Urban violence and pupil performance

A new study published in Sociology of Education finds that children who attend school with many pupils from violent neighbourhoods can earn significantly lower test scores than peers with classmates from safer areas. The lead author of the study was sociologist Julia Burdick-Will from Johns Hopkins University.

Burdick-Will studied pupils who attended Chicago Public Schools from 2002 to 2010, analysing administrative data from the school system, crime statistics from the Chicago Police Department and school surveys from the University of Chicago Consortium on Chicago School Research. She looked at five cohorts of pupils who were freshmen (Year 10) between the autumn of 2002 and 2006, and followed each pupil for up to four years. Results indicated that in schools where more pupils have a high exposure to violence, their classmates score as much as 10 percent lower on annual standardised maths and reading tests.

According to the report, the study shows that when pupils experience higher levels of neighbourhood violence, the whole school reports feeling less safe, having more disciplinary problems and feeling less trust in their teachers.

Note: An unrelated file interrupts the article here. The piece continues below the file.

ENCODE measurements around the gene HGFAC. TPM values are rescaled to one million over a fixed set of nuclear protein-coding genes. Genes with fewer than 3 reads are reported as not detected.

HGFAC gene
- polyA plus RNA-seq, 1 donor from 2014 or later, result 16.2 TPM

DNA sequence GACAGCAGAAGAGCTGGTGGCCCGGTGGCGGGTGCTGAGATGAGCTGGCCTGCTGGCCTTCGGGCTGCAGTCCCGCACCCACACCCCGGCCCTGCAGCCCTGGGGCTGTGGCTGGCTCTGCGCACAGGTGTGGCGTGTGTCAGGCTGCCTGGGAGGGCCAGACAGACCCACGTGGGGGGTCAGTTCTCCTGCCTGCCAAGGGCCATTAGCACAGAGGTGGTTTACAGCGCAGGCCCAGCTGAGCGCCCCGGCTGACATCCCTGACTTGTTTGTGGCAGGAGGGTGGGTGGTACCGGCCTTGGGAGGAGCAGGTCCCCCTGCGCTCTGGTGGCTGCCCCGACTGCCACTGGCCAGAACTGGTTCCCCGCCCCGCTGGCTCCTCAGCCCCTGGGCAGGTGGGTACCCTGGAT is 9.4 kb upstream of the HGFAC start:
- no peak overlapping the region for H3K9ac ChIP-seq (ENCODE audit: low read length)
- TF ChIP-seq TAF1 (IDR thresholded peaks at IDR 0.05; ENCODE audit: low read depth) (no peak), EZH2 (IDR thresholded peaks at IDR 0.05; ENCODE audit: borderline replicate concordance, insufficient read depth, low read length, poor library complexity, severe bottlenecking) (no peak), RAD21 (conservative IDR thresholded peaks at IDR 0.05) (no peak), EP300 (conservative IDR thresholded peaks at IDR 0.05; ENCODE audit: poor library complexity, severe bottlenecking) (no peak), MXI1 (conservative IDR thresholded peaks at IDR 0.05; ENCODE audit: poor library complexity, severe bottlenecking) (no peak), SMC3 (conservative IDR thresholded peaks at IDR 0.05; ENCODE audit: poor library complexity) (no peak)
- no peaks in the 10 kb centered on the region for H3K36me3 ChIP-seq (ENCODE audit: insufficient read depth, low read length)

Source: Neighborhood violence, peer effects, and academic achievement in Chicago (June 2018), Sociology of Education DOI: 10.1177/0038040718779063

 

Straight talk on evidence

The Laura and John Arnold Foundation (LJAF), which sponsors the US version of Best Evidence in Brief, has launched a new initiative called Straight Talk on Evidence.

The purpose of the initiative is to “distinguish credible findings of programme effectiveness from the many others that claim to be, through an easy-to-read, no-spin digest of recent programme evaluation findings.”

For example, the site presents highlights of a report on preventing youth crime. LJAF reviewed a randomised controlled trial (RCT) of Reading for Life, a mentoring and character development programme for young offenders in the US. The review found this to be a well-conducted RCT, showing that the programme reduced the rate of subsequent re-arrests. The study’s main limitation is that it was conducted in a single town in Indiana.

Source: Promising new evidence in the effort to prevent youth crime (August 2017), Straight Talk on Evidence